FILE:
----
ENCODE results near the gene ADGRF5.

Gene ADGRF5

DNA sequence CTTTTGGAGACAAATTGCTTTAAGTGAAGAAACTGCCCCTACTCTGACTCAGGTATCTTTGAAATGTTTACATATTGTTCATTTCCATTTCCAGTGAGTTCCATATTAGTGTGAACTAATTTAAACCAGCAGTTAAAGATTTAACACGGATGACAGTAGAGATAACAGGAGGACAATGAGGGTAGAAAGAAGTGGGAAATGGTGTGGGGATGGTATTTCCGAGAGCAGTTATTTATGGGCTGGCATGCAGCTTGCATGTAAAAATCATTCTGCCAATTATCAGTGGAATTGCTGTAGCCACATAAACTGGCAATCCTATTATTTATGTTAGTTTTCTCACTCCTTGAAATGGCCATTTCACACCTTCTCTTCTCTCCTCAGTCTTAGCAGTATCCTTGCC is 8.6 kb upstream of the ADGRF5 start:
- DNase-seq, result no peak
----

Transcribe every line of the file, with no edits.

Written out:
ENCODE results near the gene ADGRF5.

Gene ADGRF5

DNA sequence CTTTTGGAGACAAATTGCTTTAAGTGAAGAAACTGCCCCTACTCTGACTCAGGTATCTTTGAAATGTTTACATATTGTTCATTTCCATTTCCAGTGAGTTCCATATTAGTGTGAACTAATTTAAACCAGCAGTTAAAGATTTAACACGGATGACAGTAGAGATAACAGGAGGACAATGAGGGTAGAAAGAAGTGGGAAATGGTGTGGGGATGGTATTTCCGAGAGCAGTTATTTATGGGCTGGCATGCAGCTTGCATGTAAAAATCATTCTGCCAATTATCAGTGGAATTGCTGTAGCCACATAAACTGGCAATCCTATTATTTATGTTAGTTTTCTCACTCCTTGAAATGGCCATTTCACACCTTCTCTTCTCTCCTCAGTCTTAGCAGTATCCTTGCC is 8.6 kb upstream of the ADGRF5 start:
- DNase-seq, result no peak